Frank Schröder – the designer of the Artemis Labs turntable and tonearm – is something of an authority figure when it comes to vinyl. In fact, he’s a walking, talking vinyl Wikipedia. So on the face of it, who better to design a turntable and tonearm? However, to date, Schröder’s products have been extremely up-scale, hand crafted tonearms that have a waiting list that would put Morgan Cars to shame. Can someone who is used to working at that end of the market design products built in greater numbers?OK, so the Artemis Labs SA-1 turntable and TA-1 arm are not exactly mass-produced, but they are designed not to be custom made, and this is very much at odds with most of Schröder’s previous designs, which reflect his watchmaker training and fastidious approach.
As Schröder is best known as a tonearm guy, let’s start there. The TA-1 uses a new form of magnetic eddy current damping mechanism in the horizontal plane, and in place of his unique string and magnet bearing assembly, the TA-1 sports a hybrid ceramic gimbaled bearing that is as near frictionless as is functionally possible. It also uses a calibrated centre post for VTA adjustment, but the provision for relatively easy on-the-fly VTA changes as found on his Reference arms is gone.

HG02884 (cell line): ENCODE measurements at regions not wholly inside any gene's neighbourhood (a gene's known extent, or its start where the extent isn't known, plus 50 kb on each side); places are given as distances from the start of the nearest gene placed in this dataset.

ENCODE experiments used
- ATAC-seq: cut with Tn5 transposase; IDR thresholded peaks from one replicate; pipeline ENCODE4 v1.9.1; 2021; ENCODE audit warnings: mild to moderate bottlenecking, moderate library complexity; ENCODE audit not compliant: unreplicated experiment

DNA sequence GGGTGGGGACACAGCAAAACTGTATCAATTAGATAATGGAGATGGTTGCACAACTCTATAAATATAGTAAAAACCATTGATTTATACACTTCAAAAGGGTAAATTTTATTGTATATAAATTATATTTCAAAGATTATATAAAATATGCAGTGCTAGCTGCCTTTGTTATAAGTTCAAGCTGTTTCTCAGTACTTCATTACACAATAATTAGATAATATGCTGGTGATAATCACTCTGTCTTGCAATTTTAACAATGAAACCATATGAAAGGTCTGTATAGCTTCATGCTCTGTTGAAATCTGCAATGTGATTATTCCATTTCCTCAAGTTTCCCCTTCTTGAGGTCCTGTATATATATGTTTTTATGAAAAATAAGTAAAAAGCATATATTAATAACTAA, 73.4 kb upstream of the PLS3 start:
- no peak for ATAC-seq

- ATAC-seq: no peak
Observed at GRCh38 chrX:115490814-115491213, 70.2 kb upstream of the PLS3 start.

Azimuth is controllable by loosening the armwand screw and adjusting the wand and the one-point cartridge mounting common to all Schröder arms is used. This works by mounting the cartridge to one of a range of mounting plates and affixing that to the arm, thereby adjusting the effective mass and making overhang (more accurately, overhang and tangency) easier to adjust. Finally, the wand itself is made from a rich oiled kingwood, and the lead-out wires are one long, uninterrupted length of cryo-treated pure copper. The arm fits the standard Rega mounting.